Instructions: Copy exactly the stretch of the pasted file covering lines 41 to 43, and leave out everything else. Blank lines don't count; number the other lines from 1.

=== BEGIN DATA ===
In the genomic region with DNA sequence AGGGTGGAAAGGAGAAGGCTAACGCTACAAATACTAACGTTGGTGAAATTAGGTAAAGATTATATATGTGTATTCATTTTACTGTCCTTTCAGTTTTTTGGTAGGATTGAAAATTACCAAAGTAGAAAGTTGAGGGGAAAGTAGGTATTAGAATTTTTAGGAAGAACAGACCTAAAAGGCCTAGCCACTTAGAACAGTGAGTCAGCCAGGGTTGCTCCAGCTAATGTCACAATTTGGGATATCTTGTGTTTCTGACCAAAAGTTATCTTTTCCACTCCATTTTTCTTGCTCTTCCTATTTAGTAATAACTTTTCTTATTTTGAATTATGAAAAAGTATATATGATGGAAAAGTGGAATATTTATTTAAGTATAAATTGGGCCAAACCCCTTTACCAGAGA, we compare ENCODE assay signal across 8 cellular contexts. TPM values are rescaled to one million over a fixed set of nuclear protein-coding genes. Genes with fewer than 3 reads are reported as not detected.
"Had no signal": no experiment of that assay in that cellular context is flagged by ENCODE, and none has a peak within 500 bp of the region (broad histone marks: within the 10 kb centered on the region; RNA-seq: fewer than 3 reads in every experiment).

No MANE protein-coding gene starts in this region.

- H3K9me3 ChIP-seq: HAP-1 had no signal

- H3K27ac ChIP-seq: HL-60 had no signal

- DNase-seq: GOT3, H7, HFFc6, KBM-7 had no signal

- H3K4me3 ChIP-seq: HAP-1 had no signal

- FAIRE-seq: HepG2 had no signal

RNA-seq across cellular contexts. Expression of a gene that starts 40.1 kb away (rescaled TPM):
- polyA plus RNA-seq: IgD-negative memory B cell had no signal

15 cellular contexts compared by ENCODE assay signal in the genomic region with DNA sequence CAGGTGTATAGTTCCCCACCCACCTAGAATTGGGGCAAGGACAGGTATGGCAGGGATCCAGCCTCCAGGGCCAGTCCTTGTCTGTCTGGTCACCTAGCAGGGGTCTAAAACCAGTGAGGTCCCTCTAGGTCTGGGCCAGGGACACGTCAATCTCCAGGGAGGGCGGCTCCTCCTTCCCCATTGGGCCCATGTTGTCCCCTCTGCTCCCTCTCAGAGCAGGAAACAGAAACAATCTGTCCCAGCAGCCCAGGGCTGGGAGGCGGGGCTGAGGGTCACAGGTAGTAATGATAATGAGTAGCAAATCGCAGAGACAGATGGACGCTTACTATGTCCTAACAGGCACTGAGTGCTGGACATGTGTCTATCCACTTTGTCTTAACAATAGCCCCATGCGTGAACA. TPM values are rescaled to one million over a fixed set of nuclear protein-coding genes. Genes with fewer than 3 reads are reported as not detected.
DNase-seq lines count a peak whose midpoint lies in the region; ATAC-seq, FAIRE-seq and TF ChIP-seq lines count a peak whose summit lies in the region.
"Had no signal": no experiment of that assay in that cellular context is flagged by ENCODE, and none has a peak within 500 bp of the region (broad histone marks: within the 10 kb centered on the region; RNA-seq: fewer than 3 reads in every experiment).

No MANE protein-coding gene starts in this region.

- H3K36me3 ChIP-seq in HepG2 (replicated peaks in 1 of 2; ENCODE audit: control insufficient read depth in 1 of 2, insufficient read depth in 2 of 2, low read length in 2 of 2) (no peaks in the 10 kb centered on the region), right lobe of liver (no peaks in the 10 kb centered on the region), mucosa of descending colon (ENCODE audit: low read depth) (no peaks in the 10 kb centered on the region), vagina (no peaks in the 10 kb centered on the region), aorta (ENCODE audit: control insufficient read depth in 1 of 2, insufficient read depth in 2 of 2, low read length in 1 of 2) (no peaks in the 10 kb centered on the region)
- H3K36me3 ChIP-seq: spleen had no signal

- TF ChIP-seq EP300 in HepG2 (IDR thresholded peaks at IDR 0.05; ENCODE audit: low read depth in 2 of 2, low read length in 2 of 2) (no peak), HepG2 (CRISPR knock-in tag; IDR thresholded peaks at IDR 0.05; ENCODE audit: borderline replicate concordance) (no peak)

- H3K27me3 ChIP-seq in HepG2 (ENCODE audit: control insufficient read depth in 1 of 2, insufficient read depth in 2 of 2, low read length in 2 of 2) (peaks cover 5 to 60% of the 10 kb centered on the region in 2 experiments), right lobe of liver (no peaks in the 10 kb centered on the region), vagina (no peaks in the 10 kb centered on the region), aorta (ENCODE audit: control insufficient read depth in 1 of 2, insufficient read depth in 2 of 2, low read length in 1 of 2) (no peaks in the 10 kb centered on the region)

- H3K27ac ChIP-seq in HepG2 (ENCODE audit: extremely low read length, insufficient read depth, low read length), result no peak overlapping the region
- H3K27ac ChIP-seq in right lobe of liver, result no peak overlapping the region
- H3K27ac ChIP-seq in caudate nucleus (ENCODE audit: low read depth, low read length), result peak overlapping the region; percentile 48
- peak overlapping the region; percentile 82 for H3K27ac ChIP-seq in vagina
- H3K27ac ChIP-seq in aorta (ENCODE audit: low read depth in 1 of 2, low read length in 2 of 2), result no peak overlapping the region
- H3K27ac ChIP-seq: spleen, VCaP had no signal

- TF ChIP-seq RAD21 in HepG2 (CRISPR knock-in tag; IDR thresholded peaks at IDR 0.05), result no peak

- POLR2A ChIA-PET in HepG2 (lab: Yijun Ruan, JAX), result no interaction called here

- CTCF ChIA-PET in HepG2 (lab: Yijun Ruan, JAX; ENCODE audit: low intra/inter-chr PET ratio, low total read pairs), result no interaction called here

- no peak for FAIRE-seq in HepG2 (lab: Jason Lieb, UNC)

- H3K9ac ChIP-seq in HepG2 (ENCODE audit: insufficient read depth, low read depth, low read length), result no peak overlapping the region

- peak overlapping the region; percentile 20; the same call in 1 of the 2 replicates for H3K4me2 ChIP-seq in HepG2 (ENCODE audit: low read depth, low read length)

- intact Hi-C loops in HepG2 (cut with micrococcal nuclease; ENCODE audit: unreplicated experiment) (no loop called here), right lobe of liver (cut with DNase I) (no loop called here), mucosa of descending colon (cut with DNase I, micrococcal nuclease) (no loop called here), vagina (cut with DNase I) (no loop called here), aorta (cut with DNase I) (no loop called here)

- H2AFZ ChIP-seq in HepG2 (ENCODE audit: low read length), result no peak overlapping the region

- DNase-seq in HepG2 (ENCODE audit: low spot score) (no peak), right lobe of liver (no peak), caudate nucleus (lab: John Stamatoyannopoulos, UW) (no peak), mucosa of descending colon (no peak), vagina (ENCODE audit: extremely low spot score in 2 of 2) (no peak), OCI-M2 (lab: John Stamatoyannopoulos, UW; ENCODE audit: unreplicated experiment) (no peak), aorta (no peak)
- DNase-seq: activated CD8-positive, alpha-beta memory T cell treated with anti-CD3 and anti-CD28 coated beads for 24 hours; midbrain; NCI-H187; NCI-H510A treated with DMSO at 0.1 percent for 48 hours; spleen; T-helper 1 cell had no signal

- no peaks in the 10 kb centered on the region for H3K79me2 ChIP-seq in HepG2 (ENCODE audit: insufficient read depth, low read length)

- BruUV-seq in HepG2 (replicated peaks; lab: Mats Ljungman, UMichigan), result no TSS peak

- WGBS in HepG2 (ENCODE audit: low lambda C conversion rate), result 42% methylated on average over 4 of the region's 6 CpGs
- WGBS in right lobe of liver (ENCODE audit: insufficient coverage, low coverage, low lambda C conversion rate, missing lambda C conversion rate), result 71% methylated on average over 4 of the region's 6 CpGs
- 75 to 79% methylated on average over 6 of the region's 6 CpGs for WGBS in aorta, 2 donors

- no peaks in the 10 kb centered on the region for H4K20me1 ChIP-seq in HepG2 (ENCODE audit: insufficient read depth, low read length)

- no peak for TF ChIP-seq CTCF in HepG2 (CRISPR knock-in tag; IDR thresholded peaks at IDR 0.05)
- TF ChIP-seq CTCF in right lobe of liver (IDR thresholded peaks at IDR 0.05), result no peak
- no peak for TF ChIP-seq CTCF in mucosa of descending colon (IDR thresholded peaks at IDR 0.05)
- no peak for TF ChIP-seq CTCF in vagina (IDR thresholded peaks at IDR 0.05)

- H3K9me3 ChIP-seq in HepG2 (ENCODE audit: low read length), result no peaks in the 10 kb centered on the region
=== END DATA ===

- no peak for TF ChIP-seq CTCF in HepG2 (CRISPR knock-in tag; IDR thresholded peaks at IDR 0.05)
- TF ChIP-seq CTCF in right lobe of liver (IDR thresholded peaks at IDR 0.05), result no peak
- no peak for TF ChIP-seq CTCF in mucosa of descending colon (IDR thresholded peaks at IDR 0.05)